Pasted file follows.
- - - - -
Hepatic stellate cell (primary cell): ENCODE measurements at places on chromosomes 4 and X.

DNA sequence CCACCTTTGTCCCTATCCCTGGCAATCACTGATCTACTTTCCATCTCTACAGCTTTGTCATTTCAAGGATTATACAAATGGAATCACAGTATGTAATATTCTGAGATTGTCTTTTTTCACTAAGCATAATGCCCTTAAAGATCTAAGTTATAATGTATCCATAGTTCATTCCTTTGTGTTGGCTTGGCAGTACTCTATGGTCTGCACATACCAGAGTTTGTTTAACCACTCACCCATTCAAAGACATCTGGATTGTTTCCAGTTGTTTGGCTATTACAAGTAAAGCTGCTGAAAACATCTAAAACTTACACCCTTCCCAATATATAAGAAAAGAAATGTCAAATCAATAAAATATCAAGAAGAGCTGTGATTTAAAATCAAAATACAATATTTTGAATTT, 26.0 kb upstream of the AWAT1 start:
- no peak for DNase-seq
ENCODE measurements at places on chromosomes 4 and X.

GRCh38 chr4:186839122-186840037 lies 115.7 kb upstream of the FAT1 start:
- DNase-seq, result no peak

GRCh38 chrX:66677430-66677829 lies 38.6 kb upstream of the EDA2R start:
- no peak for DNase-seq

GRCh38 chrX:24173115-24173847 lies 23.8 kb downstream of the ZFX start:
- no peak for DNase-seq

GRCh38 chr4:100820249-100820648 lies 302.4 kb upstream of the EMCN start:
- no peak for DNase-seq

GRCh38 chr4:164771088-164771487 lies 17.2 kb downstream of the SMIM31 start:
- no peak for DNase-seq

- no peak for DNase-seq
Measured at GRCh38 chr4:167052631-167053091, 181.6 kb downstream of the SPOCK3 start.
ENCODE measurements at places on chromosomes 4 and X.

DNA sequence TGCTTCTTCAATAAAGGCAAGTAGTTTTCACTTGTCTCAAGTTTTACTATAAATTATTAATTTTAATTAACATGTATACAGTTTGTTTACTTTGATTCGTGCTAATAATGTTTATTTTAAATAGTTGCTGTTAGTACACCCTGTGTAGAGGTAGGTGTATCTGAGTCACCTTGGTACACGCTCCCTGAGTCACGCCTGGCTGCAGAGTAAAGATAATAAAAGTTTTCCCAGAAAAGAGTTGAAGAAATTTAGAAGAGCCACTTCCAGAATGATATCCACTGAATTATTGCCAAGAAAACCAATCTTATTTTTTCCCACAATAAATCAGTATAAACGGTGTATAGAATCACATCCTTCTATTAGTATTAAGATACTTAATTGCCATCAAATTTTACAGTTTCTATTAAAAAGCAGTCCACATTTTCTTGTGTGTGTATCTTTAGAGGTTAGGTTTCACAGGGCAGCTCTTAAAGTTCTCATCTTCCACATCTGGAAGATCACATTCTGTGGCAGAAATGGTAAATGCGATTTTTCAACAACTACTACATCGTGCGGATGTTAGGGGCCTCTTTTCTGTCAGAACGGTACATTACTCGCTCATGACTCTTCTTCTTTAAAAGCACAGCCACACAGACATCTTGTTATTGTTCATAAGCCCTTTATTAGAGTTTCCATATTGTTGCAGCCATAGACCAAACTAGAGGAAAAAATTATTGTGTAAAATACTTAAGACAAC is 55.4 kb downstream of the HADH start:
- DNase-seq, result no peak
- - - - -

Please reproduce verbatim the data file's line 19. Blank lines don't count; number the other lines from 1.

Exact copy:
- DNase-seq, result no peak